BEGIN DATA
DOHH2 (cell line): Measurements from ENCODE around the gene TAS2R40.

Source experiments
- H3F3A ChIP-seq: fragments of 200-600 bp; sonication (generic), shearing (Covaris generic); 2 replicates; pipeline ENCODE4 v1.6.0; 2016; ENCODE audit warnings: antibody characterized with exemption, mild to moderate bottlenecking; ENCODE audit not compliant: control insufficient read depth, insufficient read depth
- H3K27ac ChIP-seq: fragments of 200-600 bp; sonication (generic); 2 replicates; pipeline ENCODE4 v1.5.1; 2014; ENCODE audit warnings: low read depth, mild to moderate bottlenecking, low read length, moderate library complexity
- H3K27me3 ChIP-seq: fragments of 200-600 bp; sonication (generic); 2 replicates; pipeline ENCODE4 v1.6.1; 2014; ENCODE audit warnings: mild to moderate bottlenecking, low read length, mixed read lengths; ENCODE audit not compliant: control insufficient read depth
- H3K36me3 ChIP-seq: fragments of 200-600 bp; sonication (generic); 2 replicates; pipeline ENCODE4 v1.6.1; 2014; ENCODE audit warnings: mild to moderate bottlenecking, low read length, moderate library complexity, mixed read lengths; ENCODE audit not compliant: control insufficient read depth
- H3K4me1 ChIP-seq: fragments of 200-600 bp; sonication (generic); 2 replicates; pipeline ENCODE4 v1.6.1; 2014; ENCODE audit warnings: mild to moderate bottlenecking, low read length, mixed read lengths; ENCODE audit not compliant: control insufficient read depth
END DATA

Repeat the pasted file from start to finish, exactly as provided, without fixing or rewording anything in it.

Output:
DOHH2 (cell line): Measurements from ENCODE around the gene TAS2R40.

Source experiments
- H3F3A ChIP-seq: fragments of 200-600 bp; sonication (generic), shearing (Covaris generic); 2 replicates; pipeline ENCODE4 v1.6.0; 2016; ENCODE audit warnings: antibody characterized with exemption, mild to moderate bottlenecking; ENCODE audit not compliant: control insufficient read depth, insufficient read depth
- H3K27ac ChIP-seq: fragments of 200-600 bp; sonication (generic); 2 replicates; pipeline ENCODE4 v1.5.1; 2014; ENCODE audit warnings: low read depth, mild to moderate bottlenecking, low read length, moderate library complexity
- H3K27me3 ChIP-seq: fragments of 200-600 bp; sonication (generic); 2 replicates; pipeline ENCODE4 v1.6.1; 2014; ENCODE audit warnings: mild to moderate bottlenecking, low read length, mixed read lengths; ENCODE audit not compliant: control insufficient read depth
- H3K36me3 ChIP-seq: fragments of 200-600 bp; sonication (generic); 2 replicates; pipeline ENCODE4 v1.6.1; 2014; ENCODE audit warnings: mild to moderate bottlenecking, low read length, moderate library complexity, mixed read lengths; ENCODE audit not compliant: control insufficient read depth
- H3K4me1 ChIP-seq: fragments of 200-600 bp; sonication (generic); 2 replicates; pipeline ENCODE4 v1.6.1; 2014; ENCODE audit warnings: mild to moderate bottlenecking, low read length, mixed read lengths; ENCODE audit not compliant: control insufficient read depth